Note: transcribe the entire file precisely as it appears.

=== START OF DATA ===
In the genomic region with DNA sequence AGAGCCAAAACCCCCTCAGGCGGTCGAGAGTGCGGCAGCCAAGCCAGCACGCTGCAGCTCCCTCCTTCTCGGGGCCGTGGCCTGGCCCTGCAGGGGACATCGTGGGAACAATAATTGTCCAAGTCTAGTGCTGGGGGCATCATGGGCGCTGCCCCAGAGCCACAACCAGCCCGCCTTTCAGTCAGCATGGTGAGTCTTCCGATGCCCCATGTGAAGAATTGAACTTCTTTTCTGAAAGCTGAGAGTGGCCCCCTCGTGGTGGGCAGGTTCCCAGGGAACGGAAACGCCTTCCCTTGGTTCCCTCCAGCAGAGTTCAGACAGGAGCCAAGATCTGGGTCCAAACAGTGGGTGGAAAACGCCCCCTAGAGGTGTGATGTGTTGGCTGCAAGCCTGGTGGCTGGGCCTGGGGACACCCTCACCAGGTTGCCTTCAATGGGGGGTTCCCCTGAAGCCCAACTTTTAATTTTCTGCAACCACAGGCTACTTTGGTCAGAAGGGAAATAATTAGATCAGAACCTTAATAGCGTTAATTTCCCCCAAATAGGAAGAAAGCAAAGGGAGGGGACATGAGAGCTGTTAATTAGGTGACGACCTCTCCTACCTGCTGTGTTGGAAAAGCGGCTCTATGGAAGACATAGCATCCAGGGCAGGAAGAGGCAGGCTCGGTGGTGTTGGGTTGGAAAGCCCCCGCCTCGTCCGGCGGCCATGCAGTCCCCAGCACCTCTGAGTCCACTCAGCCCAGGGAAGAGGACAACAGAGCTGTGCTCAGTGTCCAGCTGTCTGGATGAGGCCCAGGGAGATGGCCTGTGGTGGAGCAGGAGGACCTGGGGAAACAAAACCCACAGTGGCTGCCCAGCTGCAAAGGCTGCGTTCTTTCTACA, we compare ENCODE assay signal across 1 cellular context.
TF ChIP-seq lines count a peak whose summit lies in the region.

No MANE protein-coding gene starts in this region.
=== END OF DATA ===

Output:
In the genomic region with DNA sequence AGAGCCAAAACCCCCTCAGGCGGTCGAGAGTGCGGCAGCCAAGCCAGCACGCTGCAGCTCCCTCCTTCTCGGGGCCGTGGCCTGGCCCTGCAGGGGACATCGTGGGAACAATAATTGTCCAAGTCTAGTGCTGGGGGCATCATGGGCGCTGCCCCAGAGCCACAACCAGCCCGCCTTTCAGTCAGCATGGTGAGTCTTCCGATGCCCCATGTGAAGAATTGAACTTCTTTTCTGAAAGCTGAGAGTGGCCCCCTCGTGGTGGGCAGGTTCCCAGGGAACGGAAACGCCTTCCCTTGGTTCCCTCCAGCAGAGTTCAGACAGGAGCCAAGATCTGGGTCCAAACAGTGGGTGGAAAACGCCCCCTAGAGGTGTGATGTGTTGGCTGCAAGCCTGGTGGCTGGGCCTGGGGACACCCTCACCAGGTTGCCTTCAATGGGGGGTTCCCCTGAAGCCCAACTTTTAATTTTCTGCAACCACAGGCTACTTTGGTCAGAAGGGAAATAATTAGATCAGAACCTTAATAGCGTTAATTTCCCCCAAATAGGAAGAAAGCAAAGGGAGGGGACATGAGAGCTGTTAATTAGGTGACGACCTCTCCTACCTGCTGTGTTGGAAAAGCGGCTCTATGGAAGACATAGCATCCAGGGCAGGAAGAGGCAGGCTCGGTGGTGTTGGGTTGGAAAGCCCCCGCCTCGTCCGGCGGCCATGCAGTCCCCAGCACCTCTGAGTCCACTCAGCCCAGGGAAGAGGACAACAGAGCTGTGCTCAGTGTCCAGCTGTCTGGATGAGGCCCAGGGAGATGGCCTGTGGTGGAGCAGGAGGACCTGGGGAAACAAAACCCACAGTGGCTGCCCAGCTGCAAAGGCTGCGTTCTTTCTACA, we compare ENCODE assay signal across 1 cellular context.
TF ChIP-seq lines count a peak whose summit lies in the region.

No MANE protein-coding gene starts in this region.